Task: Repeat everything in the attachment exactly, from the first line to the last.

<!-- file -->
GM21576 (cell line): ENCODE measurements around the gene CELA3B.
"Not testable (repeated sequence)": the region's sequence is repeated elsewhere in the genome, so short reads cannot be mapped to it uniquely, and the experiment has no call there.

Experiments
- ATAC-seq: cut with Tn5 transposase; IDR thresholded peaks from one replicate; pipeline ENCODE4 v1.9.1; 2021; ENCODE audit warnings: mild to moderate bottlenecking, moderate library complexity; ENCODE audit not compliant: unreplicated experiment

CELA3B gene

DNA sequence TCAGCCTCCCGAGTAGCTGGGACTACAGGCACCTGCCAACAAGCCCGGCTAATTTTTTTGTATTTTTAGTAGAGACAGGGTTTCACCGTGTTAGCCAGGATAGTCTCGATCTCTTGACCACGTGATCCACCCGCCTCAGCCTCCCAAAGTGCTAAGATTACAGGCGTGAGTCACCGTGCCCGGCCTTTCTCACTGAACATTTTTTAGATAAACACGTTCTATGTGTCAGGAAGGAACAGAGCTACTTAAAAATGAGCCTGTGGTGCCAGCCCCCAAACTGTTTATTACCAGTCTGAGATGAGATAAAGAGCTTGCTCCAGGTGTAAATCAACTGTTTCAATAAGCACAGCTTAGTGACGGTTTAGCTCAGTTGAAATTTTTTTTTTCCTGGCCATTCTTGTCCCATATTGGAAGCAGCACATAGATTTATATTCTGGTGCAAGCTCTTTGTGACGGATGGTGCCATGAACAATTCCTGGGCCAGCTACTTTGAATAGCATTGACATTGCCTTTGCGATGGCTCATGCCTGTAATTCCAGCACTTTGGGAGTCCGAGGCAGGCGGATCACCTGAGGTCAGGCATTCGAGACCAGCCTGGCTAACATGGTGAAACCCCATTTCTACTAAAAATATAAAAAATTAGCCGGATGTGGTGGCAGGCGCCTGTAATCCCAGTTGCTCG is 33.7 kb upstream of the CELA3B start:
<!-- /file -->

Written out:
GM21576 (cell line): ENCODE measurements around the gene CELA3B.
"Not testable (repeated sequence)": the region's sequence is repeated elsewhere in the genome, so short reads cannot be mapped to it uniquely, and the experiment has no call there.

Experiments
- ATAC-seq: cut with Tn5 transposase; IDR thresholded peaks from one replicate; pipeline ENCODE4 v1.9.1; 2021; ENCODE audit warnings: mild to moderate bottlenecking, moderate library complexity; ENCODE audit not compliant: unreplicated experiment

CELA3B gene

DNA sequence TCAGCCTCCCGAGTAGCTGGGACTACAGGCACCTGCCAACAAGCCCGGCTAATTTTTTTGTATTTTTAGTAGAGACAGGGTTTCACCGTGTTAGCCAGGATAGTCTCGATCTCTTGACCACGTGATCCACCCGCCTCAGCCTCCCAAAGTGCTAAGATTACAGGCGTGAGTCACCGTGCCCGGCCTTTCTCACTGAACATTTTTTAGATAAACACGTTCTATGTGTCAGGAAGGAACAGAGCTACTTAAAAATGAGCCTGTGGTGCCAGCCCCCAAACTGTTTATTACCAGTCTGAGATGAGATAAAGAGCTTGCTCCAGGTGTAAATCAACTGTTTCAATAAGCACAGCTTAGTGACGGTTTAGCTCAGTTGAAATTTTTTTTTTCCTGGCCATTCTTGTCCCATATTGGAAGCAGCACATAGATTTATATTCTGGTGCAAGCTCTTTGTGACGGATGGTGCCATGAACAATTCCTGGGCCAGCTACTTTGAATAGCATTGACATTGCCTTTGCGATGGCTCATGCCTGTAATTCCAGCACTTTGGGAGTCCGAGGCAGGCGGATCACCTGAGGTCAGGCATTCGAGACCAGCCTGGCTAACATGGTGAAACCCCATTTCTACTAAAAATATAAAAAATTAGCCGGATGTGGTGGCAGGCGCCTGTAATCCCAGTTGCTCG is 33.7 kb upstream of the CELA3B start: